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Publication numberUS4006581 A
Publication typeGrant
Application numberUS 05/595,789
Publication dateFeb 8, 1977
Filing dateJul 14, 1975
Priority dateJul 14, 1975
Publication number05595789, 595789, US 4006581 A, US 4006581A, US-A-4006581, US4006581 A, US4006581A
InventorsJames W. Freeman
Original AssigneeSammy Joseph Jackson
Export CitationBiBTeX, EndNote, RefMan
External Links: USPTO, USPTO Assignment, Espacenet
Fruit picking device
US 4006581 A
Abstract
A receptacle at the end of a pole is provided with loop members which open or spread apart under engagement with the fruit to allow passage thereby of the fruit and which then spring back into enclosing relation with the fruit to enable the fruit to be pulled off the tree.
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Claims(4)
What is claimed is:
1. A fruit picking device comprising a carrier, a pair of piano wire elements having inverted U-shaped forms and residing within intersecting planes, said elements having lower portions connected to the carrier, having upper arcuate portions directed upwardly and away from each other, and having pairs of intermediate cross-over portions below and adjacent said arcuate portions, at least one of said pairs of cross-over portions extending loosely through an oversized eye of a pin attached to said carrier.
2. The device of claim 1, said carrier being a pole-mounted receptacle having a removable closure member enabling the removal therefrom of picked fruit.
3. A fruit picking device comprising a carrier, a pair of flexibly rigid wire-like elements having inverted, U-shaped forms and residing within intersecting planes, said elements having lower ends connected to the carrier, having upper arcuate portions directed upwardly and away from each other, and having pairs of cross-over portions below said arcuate portions, at least one of said pairs being interconnected, said carrier being a pole-mounted receptacle having a removable closure member enabling the removal therefrom of picked fruit, the interconnection between said one pair of cross-over portions comprising the eye of a cotter pin through which said cross-over portions extend, said pin being loosely mounted in the wall of said receptacle so that said hinge connection is freely movable within limits as said arcuate portions yieldingly move away from each other and thereafter spring back toward each other in a fruit-capturing operation.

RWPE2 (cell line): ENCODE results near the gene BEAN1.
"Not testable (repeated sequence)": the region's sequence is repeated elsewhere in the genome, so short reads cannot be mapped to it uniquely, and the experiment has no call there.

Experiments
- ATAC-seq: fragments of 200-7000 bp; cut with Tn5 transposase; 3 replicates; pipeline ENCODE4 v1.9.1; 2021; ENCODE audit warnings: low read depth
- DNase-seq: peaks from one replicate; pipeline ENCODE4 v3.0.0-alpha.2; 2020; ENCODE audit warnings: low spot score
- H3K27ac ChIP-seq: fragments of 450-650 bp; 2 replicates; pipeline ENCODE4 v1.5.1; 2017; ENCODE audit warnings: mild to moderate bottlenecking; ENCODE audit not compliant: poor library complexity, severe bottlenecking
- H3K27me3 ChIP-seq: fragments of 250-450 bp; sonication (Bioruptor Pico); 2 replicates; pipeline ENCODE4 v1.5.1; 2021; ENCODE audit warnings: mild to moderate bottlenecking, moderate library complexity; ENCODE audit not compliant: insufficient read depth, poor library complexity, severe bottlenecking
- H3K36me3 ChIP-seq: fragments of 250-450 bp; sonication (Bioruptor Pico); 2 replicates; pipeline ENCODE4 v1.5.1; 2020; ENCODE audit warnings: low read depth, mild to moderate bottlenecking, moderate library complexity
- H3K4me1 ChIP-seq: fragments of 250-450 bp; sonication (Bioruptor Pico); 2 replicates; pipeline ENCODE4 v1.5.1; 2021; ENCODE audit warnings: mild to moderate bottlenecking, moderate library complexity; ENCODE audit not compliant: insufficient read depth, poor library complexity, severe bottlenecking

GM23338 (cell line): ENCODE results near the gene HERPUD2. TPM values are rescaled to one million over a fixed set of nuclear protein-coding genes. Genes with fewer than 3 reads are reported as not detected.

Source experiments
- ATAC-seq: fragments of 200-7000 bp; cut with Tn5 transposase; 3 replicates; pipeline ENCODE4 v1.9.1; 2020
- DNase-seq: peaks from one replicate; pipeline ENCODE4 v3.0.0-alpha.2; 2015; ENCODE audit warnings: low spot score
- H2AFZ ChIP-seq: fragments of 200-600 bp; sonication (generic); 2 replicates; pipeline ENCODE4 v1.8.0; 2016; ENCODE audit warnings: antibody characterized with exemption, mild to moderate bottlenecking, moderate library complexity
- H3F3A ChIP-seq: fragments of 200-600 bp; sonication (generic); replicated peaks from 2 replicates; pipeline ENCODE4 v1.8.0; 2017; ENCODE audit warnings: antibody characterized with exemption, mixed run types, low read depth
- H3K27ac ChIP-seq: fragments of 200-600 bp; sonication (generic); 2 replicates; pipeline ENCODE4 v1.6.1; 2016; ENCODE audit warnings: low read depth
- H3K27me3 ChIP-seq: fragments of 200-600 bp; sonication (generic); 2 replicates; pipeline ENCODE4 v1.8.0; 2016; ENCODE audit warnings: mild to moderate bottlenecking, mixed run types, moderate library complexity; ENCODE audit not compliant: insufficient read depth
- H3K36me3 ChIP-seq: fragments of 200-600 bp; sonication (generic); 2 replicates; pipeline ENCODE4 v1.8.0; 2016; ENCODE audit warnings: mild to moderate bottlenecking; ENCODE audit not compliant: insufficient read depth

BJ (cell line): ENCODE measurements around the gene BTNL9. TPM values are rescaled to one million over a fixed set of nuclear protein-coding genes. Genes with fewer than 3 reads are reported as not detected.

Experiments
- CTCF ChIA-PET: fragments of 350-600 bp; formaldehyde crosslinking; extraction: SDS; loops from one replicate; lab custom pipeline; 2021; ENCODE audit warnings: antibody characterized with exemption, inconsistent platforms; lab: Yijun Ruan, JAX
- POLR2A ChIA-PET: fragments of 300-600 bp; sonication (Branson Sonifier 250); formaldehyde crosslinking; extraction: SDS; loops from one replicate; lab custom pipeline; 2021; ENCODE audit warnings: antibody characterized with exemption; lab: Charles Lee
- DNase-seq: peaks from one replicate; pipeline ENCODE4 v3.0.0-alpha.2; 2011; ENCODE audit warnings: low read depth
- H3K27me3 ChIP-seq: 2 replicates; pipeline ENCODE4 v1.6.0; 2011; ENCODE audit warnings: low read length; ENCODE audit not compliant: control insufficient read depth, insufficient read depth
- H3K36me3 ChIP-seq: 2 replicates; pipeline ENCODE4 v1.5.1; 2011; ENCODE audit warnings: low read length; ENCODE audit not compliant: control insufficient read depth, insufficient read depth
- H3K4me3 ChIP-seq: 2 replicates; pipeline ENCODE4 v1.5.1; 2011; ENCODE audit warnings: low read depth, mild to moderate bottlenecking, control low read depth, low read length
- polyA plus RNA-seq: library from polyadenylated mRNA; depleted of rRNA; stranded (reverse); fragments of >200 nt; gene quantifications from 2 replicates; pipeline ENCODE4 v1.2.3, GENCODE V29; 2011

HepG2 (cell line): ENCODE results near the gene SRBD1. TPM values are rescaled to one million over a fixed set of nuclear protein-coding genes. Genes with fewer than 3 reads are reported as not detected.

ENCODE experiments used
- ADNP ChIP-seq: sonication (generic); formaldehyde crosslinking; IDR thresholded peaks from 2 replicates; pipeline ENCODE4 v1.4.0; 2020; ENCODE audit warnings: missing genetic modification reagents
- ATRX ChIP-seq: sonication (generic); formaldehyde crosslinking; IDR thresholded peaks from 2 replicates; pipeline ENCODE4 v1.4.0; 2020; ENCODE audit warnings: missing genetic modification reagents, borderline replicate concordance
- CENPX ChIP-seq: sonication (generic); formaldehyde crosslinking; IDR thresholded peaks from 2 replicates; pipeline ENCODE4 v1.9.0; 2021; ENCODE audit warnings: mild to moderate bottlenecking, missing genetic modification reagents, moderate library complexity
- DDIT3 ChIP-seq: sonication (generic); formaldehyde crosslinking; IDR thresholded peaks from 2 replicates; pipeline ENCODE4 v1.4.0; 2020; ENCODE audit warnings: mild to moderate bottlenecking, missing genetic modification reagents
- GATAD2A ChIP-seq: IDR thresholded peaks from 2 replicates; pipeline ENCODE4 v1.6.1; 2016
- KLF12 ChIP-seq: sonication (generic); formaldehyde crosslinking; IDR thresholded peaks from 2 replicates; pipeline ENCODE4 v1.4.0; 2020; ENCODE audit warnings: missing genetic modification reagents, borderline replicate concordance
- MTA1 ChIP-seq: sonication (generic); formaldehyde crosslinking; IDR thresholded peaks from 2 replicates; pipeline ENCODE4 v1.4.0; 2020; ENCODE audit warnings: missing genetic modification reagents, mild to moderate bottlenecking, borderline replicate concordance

4. A fruit picking device comprising a carrier, a pair of flexibly rigid wire-like elements having inverted, U-shaped forms and residing within intersecting planes, said elements having lower ends connected to the carrier, having upper arcuate portions directed upwardly and away from each other, and having pairs of cross-over portions below said arcuate portions, at least one of said pairs being interconnected, a second pair of flexibly rigid wire elements having inverted, U-shaped forms and residing within intersecting planes, said elements having their lower ends connected to the carrier and having upper arcuate portions disposed outwardly of and above the arcuate portions of said first-mentioned pair of elements and being operable to guide fruit toward and between said arcuate portions of said first-mentioned pair.
Description

An object of the invention is to provide a fruit picking device having fruit entrapment loops which are operated solely by the fruit being brought into engagement therewith.

Other objects and advantages of the invention will be apparent from the following description taken in conjunction with the drawing forming part of this specification, and in which:

FIG. 1 is a view in perspective of the subject device;

FIG. 2 is a view taken along lines 2--2 of FIG. 1;

FIG. 3 is a view taken along lines 3--3 of FIG. 1;

FIG. 4 is a view taken along lines 4--4 of FIG. 3;

FIG. 5 is a view taken along lines 5--5 of FIG. 2; and

FIG. 6 is a view like FIG. 5 illustrating the way the device operates.

The device comprises a cylindrical container 10 secured to the upper end of a pole 12. The container is provided with a bottom closure member 14 which has a hinge connection with the container provided by flexible angle member 16 which is attached to the container and to the closure member 14.